Count 1 of the information charged that the appellants: "Count 1: Did then unlawfully brand or mark or cause to be branded or marked on the right shoulder with their brand, to-wit: M- one head neat cattle, a bull calf, the property of Olen Caviness, contrary to the provisions of Section 41-411, New Mexico Statutes 1941 Annotated."

Count 2 of the information, as originally filed, which count was dismissed, charged that they: "Count 2: Did then and there knowingly and unlawfully deprive Olen Caviness, the owner thereof, of the immediate possession of one head neat cattle, a bull calf by applying the same to their, Kenneth Reed's and Rebecca Reed's own use, contrary to the provisions of Section 41-419, New Mexico Statutes, 1941 Annotated."

And, Count 4 of the information, as originally filed, charged that they: "Count 4: Did then and there steal one head neat cattle, to-wit, a bull calf, the property of Olen Caviness, contrary to the provisions of Section 41-419, New Mexico Statutes, 1941 Annotated."

The appellants contend that the jury was confused and made a mistake when they found Kenneth Reed guilty of the second count of the information for the reason that Count 2 of the information had been dismissed by the Court before the case went to the jury. The record shows, however, *971 that the Court instructed the jury as follows:

"This is a criminal case in which the State of New Mexico, by an information filed in this Court on the 13th day of December, A.D., 1949, charges as amended, in count 1

"That the defendants did on the 6th day of October, A.D., 1949, unlawfully brand or mark or cause to be branded or marked on the right shoulder with their brand, to-wit: M-, one head neat cattle, a bull calf, the property of Olen Caviness, contrary to the provisions of Section 41-411, New Mexico Statutes 1941 Annotated.

and in count 2 as amended

"That the defendants on the 6th day of October, A.D., 1949 did then and there steal one head neat cattle, to-wit, a bull calf, the property of Olen Caviness, contrary to the provisions of Section 41-419, New Mexico Statutes 1941 Annotated."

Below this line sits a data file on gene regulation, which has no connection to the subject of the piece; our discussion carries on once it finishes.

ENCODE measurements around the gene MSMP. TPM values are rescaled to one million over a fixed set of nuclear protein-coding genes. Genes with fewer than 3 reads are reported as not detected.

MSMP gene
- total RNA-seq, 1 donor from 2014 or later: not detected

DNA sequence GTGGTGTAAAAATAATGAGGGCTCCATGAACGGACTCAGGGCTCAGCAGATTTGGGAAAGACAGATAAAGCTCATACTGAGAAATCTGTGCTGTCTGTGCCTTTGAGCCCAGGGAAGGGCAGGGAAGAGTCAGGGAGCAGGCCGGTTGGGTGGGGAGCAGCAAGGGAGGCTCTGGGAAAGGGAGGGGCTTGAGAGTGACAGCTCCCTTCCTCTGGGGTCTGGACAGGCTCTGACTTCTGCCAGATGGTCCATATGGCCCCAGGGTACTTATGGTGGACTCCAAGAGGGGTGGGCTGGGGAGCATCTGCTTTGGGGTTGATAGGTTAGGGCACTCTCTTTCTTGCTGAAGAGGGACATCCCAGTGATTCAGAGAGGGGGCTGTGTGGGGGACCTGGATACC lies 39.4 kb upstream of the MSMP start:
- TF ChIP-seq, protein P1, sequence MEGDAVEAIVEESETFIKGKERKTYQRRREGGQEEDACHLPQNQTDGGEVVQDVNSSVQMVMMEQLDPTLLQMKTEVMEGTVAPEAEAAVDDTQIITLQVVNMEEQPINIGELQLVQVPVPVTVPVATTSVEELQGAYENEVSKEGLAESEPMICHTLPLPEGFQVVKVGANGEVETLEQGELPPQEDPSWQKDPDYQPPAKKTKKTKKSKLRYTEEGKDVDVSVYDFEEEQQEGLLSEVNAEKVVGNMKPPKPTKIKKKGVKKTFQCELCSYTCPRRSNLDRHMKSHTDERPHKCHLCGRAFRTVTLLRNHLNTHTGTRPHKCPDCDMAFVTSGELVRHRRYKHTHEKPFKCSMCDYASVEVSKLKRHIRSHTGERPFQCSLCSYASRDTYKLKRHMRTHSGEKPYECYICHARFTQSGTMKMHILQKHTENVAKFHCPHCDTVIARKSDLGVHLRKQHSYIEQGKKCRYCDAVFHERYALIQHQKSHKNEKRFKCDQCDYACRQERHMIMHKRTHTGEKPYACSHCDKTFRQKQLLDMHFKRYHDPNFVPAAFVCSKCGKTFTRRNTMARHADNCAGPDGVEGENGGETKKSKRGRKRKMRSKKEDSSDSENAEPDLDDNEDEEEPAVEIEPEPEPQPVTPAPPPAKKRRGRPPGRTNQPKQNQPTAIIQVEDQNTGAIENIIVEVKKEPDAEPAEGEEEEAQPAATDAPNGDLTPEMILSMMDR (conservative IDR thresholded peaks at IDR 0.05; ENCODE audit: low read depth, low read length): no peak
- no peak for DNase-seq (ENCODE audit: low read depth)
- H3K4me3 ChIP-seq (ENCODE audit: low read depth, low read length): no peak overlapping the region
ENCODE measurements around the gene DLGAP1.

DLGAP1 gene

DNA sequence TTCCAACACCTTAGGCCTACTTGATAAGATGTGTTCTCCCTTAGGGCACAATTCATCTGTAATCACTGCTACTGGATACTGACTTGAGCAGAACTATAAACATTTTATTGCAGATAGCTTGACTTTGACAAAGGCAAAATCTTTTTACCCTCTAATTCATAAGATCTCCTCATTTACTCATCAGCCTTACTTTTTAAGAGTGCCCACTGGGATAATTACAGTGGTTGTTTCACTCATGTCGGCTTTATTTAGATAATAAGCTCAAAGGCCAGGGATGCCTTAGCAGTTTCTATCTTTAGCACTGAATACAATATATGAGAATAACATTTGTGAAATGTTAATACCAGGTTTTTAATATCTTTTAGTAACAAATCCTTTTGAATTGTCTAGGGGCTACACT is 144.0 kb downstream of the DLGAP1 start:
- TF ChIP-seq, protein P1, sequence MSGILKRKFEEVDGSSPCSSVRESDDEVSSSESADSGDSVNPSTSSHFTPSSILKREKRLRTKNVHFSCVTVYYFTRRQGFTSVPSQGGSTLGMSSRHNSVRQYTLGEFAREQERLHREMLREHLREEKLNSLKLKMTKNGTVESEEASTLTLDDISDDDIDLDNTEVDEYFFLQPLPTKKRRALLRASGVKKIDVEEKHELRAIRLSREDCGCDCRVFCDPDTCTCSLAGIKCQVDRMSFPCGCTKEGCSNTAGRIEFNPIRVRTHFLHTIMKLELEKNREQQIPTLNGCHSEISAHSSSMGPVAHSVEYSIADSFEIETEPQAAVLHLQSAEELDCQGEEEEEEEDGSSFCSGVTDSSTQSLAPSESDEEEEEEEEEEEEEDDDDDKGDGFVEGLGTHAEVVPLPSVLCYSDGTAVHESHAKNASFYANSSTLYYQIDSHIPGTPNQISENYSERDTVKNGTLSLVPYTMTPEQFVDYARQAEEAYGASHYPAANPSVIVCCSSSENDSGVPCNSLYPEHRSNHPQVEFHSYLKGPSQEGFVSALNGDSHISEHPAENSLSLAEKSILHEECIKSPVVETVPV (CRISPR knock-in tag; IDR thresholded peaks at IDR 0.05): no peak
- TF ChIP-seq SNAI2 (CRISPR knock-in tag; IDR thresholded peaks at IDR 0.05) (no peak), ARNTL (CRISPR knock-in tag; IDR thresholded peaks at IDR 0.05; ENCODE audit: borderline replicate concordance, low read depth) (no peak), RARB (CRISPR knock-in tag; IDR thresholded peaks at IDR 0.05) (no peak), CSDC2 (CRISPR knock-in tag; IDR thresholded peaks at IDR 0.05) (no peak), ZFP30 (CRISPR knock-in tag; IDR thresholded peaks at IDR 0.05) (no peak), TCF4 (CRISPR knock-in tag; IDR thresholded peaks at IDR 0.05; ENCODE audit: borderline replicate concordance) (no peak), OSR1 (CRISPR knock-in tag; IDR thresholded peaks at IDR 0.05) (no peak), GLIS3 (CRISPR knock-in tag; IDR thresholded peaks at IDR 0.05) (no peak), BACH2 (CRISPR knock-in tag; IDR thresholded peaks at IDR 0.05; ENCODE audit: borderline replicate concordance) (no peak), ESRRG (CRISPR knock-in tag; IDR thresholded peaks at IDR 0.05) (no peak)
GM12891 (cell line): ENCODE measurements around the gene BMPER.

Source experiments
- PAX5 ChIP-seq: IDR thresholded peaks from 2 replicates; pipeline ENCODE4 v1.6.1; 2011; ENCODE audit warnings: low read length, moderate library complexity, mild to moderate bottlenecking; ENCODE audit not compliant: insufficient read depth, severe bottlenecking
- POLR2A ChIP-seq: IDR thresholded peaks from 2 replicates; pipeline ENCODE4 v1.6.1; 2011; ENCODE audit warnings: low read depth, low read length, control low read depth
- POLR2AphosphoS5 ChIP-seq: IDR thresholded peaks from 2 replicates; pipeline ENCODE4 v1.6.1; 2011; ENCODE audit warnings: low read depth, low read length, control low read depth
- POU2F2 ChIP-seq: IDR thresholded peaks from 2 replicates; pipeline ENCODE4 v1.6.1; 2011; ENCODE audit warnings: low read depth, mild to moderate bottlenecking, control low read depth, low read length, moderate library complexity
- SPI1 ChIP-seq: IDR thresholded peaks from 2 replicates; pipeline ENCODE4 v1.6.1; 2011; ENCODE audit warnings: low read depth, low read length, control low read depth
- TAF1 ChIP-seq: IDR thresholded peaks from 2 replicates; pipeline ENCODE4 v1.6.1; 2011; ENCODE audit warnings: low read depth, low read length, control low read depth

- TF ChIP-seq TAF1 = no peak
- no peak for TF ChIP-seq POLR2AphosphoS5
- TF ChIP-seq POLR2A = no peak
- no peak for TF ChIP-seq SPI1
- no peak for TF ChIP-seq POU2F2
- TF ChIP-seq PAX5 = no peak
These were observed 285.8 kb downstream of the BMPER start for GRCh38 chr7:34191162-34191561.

And that the Court also instructed the jury as follows:

"The material allegations of the first count of the information which must be proved to your satisfaction and beyond a reasonable doubt by the evidence introduced in this case, are:

"(a) That the defendants Kenneth Reed and Rebecca Reed, or either of them, unlawfully branded with their brand a bull calf then the property of Olen Caviness;

"(b) That said act of branding occurred in Union County, State of New Mexico, on the 19th day of June, 1949, or at some other time within three years prior to December 13, 1949, the date the information was filed in this case.

"The material allegations contained in the information in count 2 thereof and which must be proved to your satisfaction beyond a reasonable doubt by the evidence introduced in this case are:

"(a) That the defendants, Kenneth Reed and Rebecca Reed, or either of them, stole one neat cattle, that is a bull calf, then the property of Olen Caviness;

"(b) That said offense occurred in the County of Union, State of New Mexico, on the 29th day of April, 1949, or at some other time within three years prior to the 13th day of December, 1949, the date the information was filed in this case."

It is obvious that the count referred to by the Court as being Count 2, as amended, was Count 4 of the original information.

It is well settled that if there is any doubt about a verdict this court is entitled to interpret the verdict by reference to the whole record and particularly by reference to the instructions given by the lower court. See Hodison v. Rogers, 137 Kan. 950, 22 P.2d 491, 88 A.L.R. 1080; Crump v. Commonwealth, 215 Ky. 827, 287 S.W. 23; People v. Bailey, 391 Ill. 149, 62 N.E.2d 796.

There can be no doubt in this case that the jury understood when the case went to the jury that only two charges remained in the information, and that they also understood what those charges were. It is interesting to note that this question was not raised by the attorney for appellants in the lower court, in fact, there was no doubt in his mind about the matter, because after the appellants had been sentenced he moved the court to vacate the judgment and sentence imposed on Kenneth Reed "under the charge contained in Count 2 of the information, as amended," and later he announced that Reed was appealing his conviction "under Count 2 of the information, as amended," to the Supreme Court.

We are unable to find any error in the record, therefore, the judgment and sentence will be affirmed.

It is so ordered.

LUJAN, C.J., and SADLER, McGHEE, and COORS, JJ., concur.

COMPTON, J., not participating.